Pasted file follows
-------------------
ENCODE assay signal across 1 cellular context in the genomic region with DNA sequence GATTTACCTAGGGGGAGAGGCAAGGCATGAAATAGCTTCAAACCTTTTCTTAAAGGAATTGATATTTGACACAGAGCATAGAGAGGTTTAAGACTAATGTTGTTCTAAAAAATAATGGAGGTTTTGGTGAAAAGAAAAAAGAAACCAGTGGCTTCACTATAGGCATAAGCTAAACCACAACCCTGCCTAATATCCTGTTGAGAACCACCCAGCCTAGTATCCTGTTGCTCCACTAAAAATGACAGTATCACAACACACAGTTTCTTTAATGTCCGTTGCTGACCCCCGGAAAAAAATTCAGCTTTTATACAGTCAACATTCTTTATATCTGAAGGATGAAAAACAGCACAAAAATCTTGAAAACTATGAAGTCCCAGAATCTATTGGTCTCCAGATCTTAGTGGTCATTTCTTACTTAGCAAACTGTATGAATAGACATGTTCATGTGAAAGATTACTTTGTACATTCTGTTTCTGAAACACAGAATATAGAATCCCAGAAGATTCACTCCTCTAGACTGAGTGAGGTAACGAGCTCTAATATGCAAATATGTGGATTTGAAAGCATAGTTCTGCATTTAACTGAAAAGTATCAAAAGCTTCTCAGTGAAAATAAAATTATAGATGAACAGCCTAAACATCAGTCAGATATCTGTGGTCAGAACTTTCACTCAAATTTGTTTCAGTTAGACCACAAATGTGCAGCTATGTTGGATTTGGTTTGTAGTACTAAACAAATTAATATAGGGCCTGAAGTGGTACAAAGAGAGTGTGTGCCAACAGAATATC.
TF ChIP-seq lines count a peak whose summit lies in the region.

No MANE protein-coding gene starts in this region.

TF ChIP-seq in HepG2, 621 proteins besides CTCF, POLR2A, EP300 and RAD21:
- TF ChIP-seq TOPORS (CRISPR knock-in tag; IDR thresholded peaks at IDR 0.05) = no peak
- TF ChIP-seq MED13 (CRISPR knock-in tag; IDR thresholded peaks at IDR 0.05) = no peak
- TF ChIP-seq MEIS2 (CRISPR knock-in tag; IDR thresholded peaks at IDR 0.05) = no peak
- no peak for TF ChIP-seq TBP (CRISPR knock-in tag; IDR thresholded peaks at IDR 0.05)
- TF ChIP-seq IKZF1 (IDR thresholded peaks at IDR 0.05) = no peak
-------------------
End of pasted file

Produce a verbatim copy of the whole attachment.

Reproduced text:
ENCODE assay signal across 1 cellular context in the genomic region with DNA sequence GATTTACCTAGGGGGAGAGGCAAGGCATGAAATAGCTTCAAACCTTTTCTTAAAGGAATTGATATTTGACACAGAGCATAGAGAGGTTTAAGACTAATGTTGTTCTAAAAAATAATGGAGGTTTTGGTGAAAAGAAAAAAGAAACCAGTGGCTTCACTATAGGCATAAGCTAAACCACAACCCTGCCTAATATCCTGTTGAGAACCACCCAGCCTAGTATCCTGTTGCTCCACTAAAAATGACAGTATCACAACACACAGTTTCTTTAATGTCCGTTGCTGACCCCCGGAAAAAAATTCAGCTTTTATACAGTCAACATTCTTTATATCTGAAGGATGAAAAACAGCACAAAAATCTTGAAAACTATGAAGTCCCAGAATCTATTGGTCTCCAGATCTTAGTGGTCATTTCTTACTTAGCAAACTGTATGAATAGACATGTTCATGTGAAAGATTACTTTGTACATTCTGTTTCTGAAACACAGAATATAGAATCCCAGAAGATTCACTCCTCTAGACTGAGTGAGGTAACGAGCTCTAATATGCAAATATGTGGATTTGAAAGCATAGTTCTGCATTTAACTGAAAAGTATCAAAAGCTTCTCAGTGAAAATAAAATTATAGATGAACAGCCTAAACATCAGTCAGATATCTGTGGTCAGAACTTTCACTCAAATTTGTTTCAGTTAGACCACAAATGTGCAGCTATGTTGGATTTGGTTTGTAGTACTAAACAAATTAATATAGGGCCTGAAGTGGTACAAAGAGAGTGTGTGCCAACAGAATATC.
TF ChIP-seq lines count a peak whose summit lies in the region.

No MANE protein-coding gene starts in this region.

TF ChIP-seq in HepG2, 621 proteins besides CTCF, POLR2A, EP300 and RAD21:
- TF ChIP-seq TOPORS (CRISPR knock-in tag; IDR thresholded peaks at IDR 0.05) = no peak
- TF ChIP-seq MED13 (CRISPR knock-in tag; IDR thresholded peaks at IDR 0.05) = no peak
- TF ChIP-seq MEIS2 (CRISPR knock-in tag; IDR thresholded peaks at IDR 0.05) = no peak
- no peak for TF ChIP-seq TBP (CRISPR knock-in tag; IDR thresholded peaks at IDR 0.05)
- TF ChIP-seq IKZF1 (IDR thresholded peaks at IDR 0.05) = no peak